Psychology has come a long way the last couple of decades. Instead of seeing us coming into the world with a mind like a blank slate, psychologists and cognitive scientists are discovering through cleverly designed empirical research that we are born with a preloaded mental operating system. It predisposes us to see the world like emotional, opinionated, tribal human beings rather than like rational, logical robots. You can get the whole story, with special emphasis on how moral systems and individual moral convictions are formed, in Jonathan Haidt’s new book The Righteous Mind: Why Good People Are Divided by Politics and Religion (Pantheon Books, 2012; publisher’s page; official book page).
I’m not going to try to summarize this well-organized and well-edited book in any detail. The roots of Haidt’s approach go back to the sociologist Durkheim (“social facts”) and the biologist Darwin (“group selection”). Haidt’s descriptive model of human morality draws on the results of many recent empirical researchers (cited and discussed in the text) as well as Haidt’s own research program.
In Part 1, Haidt establishes this simple proposition: Intuitions come first, strategic reasoning second. He agrees with Hume’s view that reason is the slave of the passions. In Part 2, Haidt defends this claim: There’s more to morality than harm and fairness. Besides care/harm and fairness/cheating, concepts that in the individualistic West generally define our sense of justice or a just society, his research identifies four other moral axes that inform human moral convictions more generally: liberty/oppression, loyalty/betrayal, authority/subversion, and sanctity/degradation. [See Haidt’s Moral Foundations Theory website for descriptions of each moral axis.] In Part 3, Haidt investigates why humans are so inclined to form groups, and finds that morality (and religion) play a functional role that he summarizes in this phrase: Morality binds and blinds.
Religion Is a Team Sport
That’s the title to Chapter 11, which is not necessarily a central chapter for the book as a whole but offers the best material for a T&S blog discussion. Haidt first reviews what the New Atheists (Harris, Dawkins, Dennett, and Hitchens) have said about religion over the last ten years: It is an irrational system of beliefs about supernatural agents that is bad because it impels believers to do harmful things. The New Atheists employ an evolutionary psychology model to explain why all societies and most individuals embrace religion of one form or another, but see religion’s effect as an unfortunate and maladaptive by-product of our mental apparatus that, unlike most evolutionary products, makes us worse off, not better off.
Haidt critiques that view as overly simplistic and as simply irreconcilable with emerging empirical data. Group selection is the key concept: Religion enhances bonding or belonging in communities and societies, and regulates social life. Religious communities and societies (so the theory goes) are more efficient and outcompete communities without a religion. So religion is a positive force in society, not a negative or harmful feature as argued by the New Atheists. Among other studies, Haidt discusses the Putnam and Campbell data showing that religious people are more generous and more charitable, and not only toward their fellow-believers:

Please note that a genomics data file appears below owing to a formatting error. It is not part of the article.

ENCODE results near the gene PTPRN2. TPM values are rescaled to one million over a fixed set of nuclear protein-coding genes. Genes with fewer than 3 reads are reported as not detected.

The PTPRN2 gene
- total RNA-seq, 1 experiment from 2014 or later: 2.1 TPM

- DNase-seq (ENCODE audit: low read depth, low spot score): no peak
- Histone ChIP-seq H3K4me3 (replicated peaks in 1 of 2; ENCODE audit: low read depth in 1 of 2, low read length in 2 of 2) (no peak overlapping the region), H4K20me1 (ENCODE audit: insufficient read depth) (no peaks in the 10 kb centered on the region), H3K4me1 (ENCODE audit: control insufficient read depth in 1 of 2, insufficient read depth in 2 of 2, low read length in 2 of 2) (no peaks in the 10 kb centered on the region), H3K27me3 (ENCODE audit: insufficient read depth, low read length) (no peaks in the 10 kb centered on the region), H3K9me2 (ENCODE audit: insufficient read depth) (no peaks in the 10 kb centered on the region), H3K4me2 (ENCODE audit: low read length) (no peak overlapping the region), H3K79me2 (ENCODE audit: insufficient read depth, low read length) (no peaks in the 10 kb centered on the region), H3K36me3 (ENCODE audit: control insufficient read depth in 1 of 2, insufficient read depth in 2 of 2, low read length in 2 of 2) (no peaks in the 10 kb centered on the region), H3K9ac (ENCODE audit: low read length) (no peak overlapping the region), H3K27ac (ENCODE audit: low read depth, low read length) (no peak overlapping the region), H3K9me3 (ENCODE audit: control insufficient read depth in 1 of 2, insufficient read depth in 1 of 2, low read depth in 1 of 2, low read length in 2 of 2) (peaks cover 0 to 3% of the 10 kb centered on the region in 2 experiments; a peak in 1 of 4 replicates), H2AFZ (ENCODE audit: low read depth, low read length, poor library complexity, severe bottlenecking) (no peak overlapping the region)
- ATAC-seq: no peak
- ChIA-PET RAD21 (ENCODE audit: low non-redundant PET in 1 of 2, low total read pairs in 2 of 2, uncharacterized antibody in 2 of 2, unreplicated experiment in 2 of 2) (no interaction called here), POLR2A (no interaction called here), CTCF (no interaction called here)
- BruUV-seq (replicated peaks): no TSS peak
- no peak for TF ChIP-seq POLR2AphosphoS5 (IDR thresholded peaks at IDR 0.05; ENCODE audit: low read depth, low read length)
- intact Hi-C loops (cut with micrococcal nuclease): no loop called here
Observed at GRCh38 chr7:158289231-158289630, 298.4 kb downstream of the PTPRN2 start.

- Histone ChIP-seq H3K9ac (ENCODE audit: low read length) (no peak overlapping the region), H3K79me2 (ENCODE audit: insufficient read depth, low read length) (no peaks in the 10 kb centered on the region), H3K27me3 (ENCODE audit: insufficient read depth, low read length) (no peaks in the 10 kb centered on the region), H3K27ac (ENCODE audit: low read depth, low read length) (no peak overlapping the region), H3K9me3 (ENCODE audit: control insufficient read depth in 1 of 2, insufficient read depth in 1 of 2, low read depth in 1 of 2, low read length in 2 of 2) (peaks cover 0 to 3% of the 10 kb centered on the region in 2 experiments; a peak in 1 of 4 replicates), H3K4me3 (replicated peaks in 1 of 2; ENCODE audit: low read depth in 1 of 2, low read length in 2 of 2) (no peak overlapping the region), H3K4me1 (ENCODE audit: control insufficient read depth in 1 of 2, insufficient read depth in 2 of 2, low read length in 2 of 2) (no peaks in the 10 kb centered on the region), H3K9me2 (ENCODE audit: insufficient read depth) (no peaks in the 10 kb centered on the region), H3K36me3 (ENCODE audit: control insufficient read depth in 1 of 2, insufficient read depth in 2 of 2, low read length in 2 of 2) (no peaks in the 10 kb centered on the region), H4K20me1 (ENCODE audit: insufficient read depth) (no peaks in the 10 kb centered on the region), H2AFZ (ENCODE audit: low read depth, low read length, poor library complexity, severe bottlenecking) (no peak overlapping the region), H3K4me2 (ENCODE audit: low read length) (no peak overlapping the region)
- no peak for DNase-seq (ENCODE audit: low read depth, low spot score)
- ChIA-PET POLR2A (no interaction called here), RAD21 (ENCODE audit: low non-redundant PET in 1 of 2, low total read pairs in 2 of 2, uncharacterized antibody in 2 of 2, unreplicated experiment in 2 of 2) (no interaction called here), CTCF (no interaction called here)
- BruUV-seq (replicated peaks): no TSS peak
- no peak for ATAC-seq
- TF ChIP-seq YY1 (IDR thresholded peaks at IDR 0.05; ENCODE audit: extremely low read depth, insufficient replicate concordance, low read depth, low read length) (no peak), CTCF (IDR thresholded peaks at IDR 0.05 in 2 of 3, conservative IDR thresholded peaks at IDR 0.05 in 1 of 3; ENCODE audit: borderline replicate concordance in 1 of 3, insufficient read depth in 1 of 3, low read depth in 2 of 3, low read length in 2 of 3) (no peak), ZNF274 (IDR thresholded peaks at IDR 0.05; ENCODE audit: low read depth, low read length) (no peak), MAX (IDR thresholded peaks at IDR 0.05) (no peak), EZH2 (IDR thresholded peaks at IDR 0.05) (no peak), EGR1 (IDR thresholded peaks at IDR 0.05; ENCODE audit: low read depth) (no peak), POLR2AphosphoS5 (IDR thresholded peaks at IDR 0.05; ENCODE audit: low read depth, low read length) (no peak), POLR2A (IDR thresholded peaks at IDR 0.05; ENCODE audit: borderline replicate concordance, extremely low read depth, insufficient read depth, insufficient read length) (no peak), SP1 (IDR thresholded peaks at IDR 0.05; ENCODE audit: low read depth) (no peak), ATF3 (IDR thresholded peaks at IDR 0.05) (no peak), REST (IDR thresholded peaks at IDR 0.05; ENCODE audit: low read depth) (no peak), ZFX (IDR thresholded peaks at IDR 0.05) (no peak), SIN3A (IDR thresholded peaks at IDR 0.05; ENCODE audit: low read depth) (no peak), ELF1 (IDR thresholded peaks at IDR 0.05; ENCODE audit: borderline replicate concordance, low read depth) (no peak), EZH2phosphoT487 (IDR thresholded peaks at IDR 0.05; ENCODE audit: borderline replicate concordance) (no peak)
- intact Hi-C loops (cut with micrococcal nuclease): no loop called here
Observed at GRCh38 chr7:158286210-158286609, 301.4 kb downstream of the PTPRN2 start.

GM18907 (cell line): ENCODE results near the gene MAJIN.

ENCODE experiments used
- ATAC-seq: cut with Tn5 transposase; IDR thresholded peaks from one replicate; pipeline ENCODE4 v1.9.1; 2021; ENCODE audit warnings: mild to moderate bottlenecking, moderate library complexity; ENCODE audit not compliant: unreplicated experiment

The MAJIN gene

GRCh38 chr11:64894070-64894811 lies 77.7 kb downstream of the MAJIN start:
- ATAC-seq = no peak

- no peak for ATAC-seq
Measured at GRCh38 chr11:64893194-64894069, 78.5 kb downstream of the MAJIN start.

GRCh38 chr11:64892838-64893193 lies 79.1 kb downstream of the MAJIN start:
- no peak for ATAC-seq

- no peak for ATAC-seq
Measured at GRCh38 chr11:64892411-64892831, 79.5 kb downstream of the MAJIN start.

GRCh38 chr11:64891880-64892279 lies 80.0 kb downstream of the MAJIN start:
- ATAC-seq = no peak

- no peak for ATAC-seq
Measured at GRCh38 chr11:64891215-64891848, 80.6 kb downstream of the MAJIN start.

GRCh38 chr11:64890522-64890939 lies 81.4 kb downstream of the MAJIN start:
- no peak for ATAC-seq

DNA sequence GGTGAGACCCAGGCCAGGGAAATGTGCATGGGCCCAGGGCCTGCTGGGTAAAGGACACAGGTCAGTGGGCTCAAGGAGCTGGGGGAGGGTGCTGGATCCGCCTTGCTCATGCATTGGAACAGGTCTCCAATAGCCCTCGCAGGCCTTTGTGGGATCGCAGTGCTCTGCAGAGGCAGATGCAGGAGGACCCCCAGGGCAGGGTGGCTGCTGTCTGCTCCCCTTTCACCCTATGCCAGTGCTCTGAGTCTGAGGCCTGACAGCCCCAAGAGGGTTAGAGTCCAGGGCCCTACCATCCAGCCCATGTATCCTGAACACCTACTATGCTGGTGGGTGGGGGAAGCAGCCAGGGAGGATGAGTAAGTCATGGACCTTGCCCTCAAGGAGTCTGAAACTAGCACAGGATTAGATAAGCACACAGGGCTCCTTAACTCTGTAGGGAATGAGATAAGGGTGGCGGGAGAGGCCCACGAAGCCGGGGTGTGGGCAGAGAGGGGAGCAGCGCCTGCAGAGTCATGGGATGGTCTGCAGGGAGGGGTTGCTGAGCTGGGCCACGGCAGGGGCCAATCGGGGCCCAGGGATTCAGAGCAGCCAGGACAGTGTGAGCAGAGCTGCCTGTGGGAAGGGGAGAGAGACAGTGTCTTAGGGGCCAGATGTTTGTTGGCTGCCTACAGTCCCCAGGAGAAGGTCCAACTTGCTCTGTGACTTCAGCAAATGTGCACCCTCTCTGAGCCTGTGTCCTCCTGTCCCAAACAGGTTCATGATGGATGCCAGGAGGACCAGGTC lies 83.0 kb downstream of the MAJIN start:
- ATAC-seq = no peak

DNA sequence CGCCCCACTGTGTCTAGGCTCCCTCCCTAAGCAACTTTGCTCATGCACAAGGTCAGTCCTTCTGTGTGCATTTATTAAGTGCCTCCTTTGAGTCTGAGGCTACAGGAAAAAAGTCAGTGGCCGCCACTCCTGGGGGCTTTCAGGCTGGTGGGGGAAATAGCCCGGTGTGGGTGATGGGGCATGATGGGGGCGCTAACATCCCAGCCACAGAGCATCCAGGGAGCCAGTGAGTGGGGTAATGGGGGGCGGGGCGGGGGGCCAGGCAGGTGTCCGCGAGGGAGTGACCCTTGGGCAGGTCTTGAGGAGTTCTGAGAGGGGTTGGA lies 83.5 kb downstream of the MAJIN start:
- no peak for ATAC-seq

By many different measures religiously observant Americans are better neighbors and better citizens than secular Americans — they are more generous with their time and money, especially in helping the needy, and they are more active in community life.
[The quotation is from Putnam and Cambell’s American Grace, p. 461.] While not an endorsement of the truth claims of any or all religions or denominations, Haidt’s chapter is at least an effective critique of the New Atheists. Here is Haidt’s pithy commentary and prognosis about the social effects of widespread unbelief; it almost sounds like something you’d hear in General Conference.
Societies that forego the exoskeleton of religion should reflect carefully on what will happen to them over several generations. We don’t really know, because the first atheistic societies have only emerged in Europe in the last few decades. They are the least efficient societies ever known at turning resources (of which they have a lot) into offspring (of which they have few).
A Mormon Summary
Here are a couple of Mo apps that pop out of Haidt’s discussion of religion. First, religion is much more than simply a set of beliefs about God (or gods) and the world. There are nontheistic religions. There are nonmoralistic religions. [See this prior post for discussion of the experiential, mythic, ritual, and ethical dimensions of religion.] Mormonism seems to offer a much thicker religious experience than its Protestant cousins — there’s just more meat in the Mormon religious sandwich. Haidt’s discussion helps remind us that religion is about a lot more than just a set of beliefs about God and the world. This might be a clue why Mormonism has been, on the whole, so successful since its inception in 1830, despite having an underdeveloped and sometimes simply incoherent theology.
Second, there is a tension in the Mormon psyche between seeing religion in general as a good thing, which leads us to cooperate with other denominations and say nice things about other religions, and seeing other religions and denominations as false and apostate institutions and belief systems, which comes from the One True Church doctrine. Seems like over the last twenty years we’ve been moving from the One True Church end of the spectrum toward the All Religions Are Good side. Some people advocate religious cooperation from strictly political motives, but Haidt’s analysis gives a broader social rationale for that approach. We’re not just on Team Mormon, we’re on Team Christianity and maybe even on Team Religion. Go team.